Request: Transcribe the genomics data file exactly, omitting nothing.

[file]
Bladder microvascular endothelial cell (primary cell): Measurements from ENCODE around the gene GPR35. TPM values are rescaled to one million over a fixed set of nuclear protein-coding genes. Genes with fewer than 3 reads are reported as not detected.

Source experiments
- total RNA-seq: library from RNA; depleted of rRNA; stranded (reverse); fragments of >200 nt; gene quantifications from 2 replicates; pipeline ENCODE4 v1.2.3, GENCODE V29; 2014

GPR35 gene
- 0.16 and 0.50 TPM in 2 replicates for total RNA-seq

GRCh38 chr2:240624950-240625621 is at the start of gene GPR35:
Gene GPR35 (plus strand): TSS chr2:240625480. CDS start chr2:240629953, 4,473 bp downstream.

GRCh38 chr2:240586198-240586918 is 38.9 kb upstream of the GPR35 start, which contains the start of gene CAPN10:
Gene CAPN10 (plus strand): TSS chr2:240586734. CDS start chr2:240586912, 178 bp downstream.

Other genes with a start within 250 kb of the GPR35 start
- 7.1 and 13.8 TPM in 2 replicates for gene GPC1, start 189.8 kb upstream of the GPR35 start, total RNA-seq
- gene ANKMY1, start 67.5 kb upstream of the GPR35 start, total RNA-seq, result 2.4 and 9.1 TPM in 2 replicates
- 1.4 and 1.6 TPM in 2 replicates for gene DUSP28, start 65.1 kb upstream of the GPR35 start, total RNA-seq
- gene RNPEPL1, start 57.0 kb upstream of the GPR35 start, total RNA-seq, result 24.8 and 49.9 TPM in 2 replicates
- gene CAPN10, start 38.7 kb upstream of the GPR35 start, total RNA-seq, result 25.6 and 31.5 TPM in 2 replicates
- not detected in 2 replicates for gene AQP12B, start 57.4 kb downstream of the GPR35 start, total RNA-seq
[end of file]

Bladder microvascular endothelial cell (primary cell): Measurements from ENCODE around the gene GPR35. TPM values are rescaled to one million over a fixed set of nuclear protein-coding genes. Genes with fewer than 3 reads are reported as not detected.

Source experiments
- total RNA-seq: library from RNA; depleted of rRNA; stranded (reverse); fragments of >200 nt; gene quantifications from 2 replicates; pipeline ENCODE4 v1.2.3, GENCODE V29; 2014

GPR35 gene
- 0.16 and 0.50 TPM in 2 replicates for total RNA-seq

GRCh38 chr2:240624950-240625621 is at the start of gene GPR35:
Gene GPR35 (plus strand): TSS chr2:240625480. CDS start chr2:240629953, 4,473 bp downstream.

GRCh38 chr2:240586198-240586918 is 38.9 kb upstream of the GPR35 start, which contains the start of gene CAPN10:
Gene CAPN10 (plus strand): TSS chr2:240586734. CDS start chr2:240586912, 178 bp downstream.

Other genes with a start within 250 kb of the GPR35 start
- 7.1 and 13.8 TPM in 2 replicates for gene GPC1, start 189.8 kb upstream of the GPR35 start, total RNA-seq
- gene ANKMY1, start 67.5 kb upstream of the GPR35 start, total RNA-seq, result 2.4 and 9.1 TPM in 2 replicates
- 1.4 and 1.6 TPM in 2 replicates for gene DUSP28, start 65.1 kb upstream of the GPR35 start, total RNA-seq
- gene RNPEPL1, start 57.0 kb upstream of the GPR35 start, total RNA-seq, result 24.8 and 49.9 TPM in 2 replicates
- gene CAPN10, start 38.7 kb upstream of the GPR35 start, total RNA-seq, result 25.6 and 31.5 TPM in 2 replicates
- not detected in 2 replicates for gene AQP12B, start 57.4 kb downstream of the GPR35 start, total RNA-seq